Use a clean, dry cloth to stain the tray with two coats. Allow to dry thoroughly. Once dry, apply a coat of polyurethane to finish.
Once the stain and finish are thoroughly dried, measure and mark the distance of the handle, centering on either side of the tray. Be sure to mark the center of the handle holes, where the screws will be drilled into.
Using a drill bit measuring the width of the handle screws, drill a hole through the entire depth of the tray, one for each handle screw (two at each side).
 
Drill the screws through the bottom of the tray 2/3 of the way in.

 Fix the handle onto the screws before completing screwing through so the handles are ultimately screwed flush to the top of tray.
 Your tray is complete! Such an easy, yet great gift!
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Looking for another great gift idea? The above pictured DIY Gentleman’s Drink Coasters make a perfect gift as well!
Happy gifting!
-Stephanie

 

Chalkboard Beer Caddy

DiY Chalkboard Beer Caddy
Continuing our (admittedly sporadic) 12 Weeks of Christmas series, this week we’re making a few of these Chalkboard Beer Caddies for the beer lovers among our family and friends! Quick to whip up and personalizable (word??) to any person or holiday, we’re pretty pumped about this gift idea and will be making some extra to have on hand for last minute gifting needs!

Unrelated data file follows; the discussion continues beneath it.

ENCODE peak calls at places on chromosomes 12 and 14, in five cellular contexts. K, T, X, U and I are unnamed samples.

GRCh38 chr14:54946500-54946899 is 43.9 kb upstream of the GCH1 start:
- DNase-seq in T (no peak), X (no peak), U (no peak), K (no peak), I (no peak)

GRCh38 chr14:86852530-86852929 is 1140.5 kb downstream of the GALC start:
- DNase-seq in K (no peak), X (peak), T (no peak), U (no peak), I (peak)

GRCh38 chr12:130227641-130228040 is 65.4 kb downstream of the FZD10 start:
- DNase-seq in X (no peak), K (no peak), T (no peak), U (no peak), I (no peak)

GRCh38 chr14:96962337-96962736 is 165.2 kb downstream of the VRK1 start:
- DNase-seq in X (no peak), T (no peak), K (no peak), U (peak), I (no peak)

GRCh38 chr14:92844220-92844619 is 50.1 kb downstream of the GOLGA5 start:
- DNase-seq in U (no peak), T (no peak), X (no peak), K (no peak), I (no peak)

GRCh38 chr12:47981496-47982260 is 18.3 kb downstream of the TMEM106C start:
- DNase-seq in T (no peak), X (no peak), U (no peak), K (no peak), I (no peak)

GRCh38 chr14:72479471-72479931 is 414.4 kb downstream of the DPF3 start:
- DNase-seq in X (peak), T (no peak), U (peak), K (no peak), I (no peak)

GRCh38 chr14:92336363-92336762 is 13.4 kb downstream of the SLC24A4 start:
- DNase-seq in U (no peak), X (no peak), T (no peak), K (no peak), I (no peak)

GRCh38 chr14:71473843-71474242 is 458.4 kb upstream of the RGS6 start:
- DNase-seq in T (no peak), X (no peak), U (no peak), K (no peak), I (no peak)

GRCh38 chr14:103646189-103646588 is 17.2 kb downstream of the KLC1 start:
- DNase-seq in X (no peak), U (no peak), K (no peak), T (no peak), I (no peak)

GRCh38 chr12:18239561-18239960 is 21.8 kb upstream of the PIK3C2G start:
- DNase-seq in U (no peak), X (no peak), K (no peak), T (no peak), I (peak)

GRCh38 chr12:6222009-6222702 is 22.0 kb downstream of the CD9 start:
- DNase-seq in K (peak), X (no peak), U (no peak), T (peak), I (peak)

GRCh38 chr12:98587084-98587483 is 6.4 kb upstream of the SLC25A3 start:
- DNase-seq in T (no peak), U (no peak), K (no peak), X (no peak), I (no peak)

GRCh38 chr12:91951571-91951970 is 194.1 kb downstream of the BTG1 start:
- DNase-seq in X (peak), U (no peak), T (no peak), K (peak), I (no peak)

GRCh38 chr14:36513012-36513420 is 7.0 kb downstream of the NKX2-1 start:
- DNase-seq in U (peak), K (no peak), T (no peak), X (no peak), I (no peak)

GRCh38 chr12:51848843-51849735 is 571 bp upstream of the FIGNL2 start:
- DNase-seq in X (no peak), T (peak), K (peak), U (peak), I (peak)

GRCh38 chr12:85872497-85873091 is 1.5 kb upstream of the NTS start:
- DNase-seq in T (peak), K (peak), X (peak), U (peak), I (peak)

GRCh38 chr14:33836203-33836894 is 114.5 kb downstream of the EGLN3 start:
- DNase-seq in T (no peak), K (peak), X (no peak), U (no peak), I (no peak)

The plan is actually eerily similar to the Distressed Toolbox Planter we made earlier this year, just in miniature.
 
Supplies
 
1 3/4 dowel rod (approximately 1 ft long)
1 3 ft long 1×8 (note: a 1×6 would actually work here, if it was a true to size 1×6 … 1x6s are actually really 1×5.5 and 1x8s are more like 1×7.25s. So a 1×6 that you buy at the hardware store would be too small for this project. A hardware store 1×8 works, but it is a bit roomy for the standard beer bottle. You can trim it down to 6/6 1/2 inches wide if you like, but it works just fine without that step, IMHO)
2 small pieces of plywood or craft wood, each 4″x10″
1 4″x8″ piece of thin plywood (for the divider)
wood stain
chalkboard paint
Directions
First, cut your 1×8 into the following lengths.
2 12″ pieces
1 8″ piece
Next angle cut the ends of your caddy (the 12″ pieces). The easiest way to achieve this is to measure down on each board about 6 inches. Then, measure over 2 1/2 inches from the top corners. Draw lines connecting the two marks. Cut with either a miter, jig or circular saw (I used a miter).

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Next, you’ll want to cut a divot for the divider on the base piece (the 8″ piece). I did this by drawing a line through the middle of the board and then running it through the table saw twice to get the desired divot width.